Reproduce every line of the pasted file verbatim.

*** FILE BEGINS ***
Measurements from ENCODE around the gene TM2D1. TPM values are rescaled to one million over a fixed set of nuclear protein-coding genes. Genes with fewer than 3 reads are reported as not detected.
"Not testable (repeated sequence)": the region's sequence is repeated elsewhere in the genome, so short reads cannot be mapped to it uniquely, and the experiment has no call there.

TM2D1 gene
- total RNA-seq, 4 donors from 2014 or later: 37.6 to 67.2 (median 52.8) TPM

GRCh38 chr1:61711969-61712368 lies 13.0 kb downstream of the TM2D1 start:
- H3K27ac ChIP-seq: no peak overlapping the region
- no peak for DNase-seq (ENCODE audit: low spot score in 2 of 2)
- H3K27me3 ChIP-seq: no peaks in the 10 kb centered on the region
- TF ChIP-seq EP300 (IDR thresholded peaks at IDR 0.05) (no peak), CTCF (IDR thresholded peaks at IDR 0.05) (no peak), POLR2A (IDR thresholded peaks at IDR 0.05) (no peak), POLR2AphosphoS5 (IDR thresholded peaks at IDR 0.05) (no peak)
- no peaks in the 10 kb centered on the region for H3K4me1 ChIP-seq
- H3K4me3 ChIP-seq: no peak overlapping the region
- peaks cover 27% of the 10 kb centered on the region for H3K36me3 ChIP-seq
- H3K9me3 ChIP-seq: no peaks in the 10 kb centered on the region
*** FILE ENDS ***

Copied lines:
Measurements from ENCODE around the gene TM2D1. TPM values are rescaled to one million over a fixed set of nuclear protein-coding genes. Genes with fewer than 3 reads are reported as not detected.
"Not testable (repeated sequence)": the region's sequence is repeated elsewhere in the genome, so short reads cannot be mapped to it uniquely, and the experiment has no call there.

TM2D1 gene
- total RNA-seq, 4 donors from 2014 or later: 37.6 to 67.2 (median 52.8) TPM

GRCh38 chr1:61711969-61712368 lies 13.0 kb downstream of the TM2D1 start:
- H3K27ac ChIP-seq: no peak overlapping the region
- no peak for DNase-seq (ENCODE audit: low spot score in 2 of 2)
- H3K27me3 ChIP-seq: no peaks in the 10 kb centered on the region
- TF ChIP-seq EP300 (IDR thresholded peaks at IDR 0.05) (no peak), CTCF (IDR thresholded peaks at IDR 0.05) (no peak), POLR2A (IDR thresholded peaks at IDR 0.05) (no peak), POLR2AphosphoS5 (IDR thresholded peaks at IDR 0.05) (no peak)
- no peaks in the 10 kb centered on the region for H3K4me1 ChIP-seq
- H3K4me3 ChIP-seq: no peak overlapping the region
- peaks cover 27% of the 10 kb centered on the region for H3K36me3 ChIP-seq
- H3K9me3 ChIP-seq: no peaks in the 10 kb centered on the region